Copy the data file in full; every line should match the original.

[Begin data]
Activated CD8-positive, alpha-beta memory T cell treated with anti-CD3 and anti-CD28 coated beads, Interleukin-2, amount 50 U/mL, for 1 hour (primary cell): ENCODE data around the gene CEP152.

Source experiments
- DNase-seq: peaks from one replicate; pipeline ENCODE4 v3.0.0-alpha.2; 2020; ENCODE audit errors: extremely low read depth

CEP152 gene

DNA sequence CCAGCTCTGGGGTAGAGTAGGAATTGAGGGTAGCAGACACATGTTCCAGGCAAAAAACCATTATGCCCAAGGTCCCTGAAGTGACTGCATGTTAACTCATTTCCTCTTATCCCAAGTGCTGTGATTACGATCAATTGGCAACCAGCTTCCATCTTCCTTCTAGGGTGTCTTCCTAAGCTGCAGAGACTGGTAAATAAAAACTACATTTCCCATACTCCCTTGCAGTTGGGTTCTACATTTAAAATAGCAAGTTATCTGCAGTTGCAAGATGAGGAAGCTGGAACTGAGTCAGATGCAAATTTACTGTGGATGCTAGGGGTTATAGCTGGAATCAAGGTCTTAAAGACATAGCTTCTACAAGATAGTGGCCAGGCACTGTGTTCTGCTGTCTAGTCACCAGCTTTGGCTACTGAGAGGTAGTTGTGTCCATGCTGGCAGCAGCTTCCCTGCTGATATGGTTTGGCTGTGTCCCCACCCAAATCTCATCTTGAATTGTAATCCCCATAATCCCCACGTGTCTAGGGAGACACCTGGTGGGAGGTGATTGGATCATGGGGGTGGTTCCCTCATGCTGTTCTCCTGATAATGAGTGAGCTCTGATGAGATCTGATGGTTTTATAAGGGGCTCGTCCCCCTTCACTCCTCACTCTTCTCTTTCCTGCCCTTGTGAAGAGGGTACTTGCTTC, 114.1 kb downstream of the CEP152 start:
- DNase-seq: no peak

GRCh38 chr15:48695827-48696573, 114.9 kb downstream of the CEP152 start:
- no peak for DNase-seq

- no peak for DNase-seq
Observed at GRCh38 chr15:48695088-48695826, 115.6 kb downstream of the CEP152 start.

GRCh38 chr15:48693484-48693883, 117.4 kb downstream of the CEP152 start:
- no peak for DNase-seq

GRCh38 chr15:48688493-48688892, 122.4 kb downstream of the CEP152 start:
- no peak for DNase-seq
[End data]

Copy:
Activated CD8-positive, alpha-beta memory T cell treated with anti-CD3 and anti-CD28 coated beads, Interleukin-2, amount 50 U/mL, for 1 hour (primary cell): ENCODE data around the gene CEP152.

Source experiments
- DNase-seq: peaks from one replicate; pipeline ENCODE4 v3.0.0-alpha.2; 2020; ENCODE audit errors: extremely low read depth

CEP152 gene

DNA sequence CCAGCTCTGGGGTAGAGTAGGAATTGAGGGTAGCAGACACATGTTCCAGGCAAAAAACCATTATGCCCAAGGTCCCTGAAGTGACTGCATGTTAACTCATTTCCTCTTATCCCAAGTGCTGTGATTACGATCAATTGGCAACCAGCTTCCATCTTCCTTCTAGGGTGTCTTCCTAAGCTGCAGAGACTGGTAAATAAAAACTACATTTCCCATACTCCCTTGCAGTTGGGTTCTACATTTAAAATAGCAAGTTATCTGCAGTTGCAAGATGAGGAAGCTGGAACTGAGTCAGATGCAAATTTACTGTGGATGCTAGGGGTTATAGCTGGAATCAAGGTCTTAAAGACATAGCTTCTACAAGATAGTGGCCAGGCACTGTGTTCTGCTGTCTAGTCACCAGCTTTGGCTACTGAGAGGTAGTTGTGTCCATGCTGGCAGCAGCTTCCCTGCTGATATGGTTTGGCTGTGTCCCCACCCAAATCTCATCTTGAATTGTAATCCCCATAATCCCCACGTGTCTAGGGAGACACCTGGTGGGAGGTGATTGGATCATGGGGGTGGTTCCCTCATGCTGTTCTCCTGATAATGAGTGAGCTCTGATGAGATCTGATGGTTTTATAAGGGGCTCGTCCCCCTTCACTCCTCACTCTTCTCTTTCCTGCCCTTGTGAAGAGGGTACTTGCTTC, 114.1 kb downstream of the CEP152 start:
- DNase-seq: no peak

GRCh38 chr15:48695827-48696573, 114.9 kb downstream of the CEP152 start:
- no peak for DNase-seq

- no peak for DNase-seq
Observed at GRCh38 chr15:48695088-48695826, 115.6 kb downstream of the CEP152 start.

GRCh38 chr15:48693484-48693883, 117.4 kb downstream of the CEP152 start:
- no peak for DNase-seq

GRCh38 chr15:48688493-48688892, 122.4 kb downstream of the CEP152 start:
- no peak for DNase-seq